Setting up the "locality of goals" concept: let's split the variables in the world model into observables , action variables , and latent variables . Note that there may be multiple stages of observations and actions, so we'll only have subsets  and  of the observation/action variables in the decision problem. The Bayesian utility maximizer then chooses  to maximize

... but we can rewrite that as

Defining a new utility function , the original problem is equivalent to:

In English: given the original utility function on the ("non-local") latent variables, we can integrate out the latents to get a new utility function defined only on the ("local") observation & decision variables. The new utility function yields completely identical agent behavior to the original.

So observing agent behavior alone cannot possibly let us distinguish preferences on latent variables from preferences on the "local" observation & decision variables.

Comment by johnswentworth on The Pointers Problem: Human Values Are A Function Of Humans' Latent Variables · 2020-11-19T19:12:12.012Z · LW · GW

You've mostly understood the problem-as-stated, and I like the way you're thinking about it, but there's some major loopholes in this approach.

First, I may value the happiness of agents who I cannot significantly impact via my actions - for instance, prisoners in North Korea.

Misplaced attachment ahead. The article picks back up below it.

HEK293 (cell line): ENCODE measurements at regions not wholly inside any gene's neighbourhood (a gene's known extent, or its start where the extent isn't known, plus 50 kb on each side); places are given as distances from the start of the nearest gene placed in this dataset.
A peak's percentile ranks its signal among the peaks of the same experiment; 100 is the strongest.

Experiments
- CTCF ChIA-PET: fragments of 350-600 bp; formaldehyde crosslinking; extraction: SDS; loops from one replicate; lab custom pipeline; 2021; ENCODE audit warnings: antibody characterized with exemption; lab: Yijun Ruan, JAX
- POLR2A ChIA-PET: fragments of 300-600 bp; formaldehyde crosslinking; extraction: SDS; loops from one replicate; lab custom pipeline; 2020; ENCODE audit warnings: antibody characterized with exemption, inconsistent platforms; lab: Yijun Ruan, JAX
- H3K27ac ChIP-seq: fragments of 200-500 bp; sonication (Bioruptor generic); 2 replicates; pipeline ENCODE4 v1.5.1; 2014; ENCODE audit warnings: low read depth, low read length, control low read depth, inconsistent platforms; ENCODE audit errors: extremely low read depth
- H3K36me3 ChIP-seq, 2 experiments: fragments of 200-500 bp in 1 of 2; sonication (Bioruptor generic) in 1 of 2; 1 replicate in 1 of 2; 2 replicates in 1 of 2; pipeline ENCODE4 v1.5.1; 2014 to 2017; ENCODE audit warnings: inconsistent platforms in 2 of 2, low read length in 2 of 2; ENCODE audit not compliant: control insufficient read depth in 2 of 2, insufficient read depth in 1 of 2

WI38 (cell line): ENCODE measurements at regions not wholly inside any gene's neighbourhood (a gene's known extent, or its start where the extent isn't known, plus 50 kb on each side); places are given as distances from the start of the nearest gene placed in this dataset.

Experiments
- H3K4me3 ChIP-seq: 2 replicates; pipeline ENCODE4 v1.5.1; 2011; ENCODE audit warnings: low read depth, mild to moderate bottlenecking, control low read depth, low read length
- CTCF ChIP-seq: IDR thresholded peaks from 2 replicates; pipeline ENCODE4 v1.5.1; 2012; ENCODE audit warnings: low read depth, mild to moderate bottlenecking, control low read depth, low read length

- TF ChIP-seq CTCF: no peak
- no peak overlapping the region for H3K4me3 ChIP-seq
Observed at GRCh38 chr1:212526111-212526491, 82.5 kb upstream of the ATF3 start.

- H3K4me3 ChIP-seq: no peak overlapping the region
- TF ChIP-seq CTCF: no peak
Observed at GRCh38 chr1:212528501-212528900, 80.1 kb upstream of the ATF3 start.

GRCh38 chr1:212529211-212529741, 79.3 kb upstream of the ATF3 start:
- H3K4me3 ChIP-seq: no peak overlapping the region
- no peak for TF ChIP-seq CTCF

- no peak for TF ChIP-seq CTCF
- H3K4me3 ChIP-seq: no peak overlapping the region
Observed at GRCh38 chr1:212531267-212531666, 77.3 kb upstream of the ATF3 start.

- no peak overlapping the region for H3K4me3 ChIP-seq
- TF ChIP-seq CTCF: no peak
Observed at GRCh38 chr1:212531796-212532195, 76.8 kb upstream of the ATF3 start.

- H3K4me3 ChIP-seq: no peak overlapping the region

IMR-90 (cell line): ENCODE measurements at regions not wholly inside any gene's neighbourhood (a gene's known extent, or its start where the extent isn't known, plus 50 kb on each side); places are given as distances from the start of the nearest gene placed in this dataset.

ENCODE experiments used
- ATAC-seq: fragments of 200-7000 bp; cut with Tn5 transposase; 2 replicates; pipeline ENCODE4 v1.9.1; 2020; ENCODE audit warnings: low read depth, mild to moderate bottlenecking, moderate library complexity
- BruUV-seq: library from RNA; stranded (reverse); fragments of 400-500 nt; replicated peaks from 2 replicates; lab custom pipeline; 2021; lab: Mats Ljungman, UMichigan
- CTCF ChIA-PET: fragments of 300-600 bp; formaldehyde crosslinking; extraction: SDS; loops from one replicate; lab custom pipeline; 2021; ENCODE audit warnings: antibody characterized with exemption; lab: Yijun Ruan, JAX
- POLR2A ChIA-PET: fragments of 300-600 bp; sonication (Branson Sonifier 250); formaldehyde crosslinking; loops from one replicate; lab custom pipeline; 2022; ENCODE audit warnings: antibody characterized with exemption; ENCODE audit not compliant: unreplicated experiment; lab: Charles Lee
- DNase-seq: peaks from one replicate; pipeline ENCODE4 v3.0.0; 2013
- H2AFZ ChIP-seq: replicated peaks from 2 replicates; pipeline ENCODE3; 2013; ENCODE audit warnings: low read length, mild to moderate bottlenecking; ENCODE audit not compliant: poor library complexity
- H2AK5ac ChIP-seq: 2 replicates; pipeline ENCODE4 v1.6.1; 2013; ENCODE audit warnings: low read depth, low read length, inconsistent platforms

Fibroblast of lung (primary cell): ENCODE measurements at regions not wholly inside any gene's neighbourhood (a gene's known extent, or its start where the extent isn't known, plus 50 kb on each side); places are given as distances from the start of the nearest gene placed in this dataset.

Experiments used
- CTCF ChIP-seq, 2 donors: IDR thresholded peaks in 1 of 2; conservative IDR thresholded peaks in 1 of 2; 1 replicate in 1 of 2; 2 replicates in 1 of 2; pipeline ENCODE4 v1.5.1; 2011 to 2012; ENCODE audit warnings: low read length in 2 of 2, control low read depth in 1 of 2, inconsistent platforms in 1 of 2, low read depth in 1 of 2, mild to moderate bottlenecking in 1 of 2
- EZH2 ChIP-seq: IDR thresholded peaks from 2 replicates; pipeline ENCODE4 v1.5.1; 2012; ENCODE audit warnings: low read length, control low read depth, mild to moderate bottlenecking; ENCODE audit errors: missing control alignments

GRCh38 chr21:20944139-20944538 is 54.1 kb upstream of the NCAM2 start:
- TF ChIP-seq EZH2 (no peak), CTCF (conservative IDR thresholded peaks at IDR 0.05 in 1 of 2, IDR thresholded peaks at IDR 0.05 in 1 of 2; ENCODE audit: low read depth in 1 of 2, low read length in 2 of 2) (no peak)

Second, the actions we chose probably won't provide enough data. Suppose there are n different people, and I could give any one of them $1. I value these possibilities differently (e.g. maybe because they have different wealth/cost of living to start with, or just because I like some of them better). If we knew how much I valued each action, then we'd know how much I valued each outcome. But in fact, if I chose person 3, then all we know is that I value person 3 having the dollar more than I value anyone else having it; that's not enough information to back out how much I value each other person having the dollar. This sort of underdetermination will probably be the usual result, since the choice-of-action contains a lot less bits than a function mapping the whole action space to values.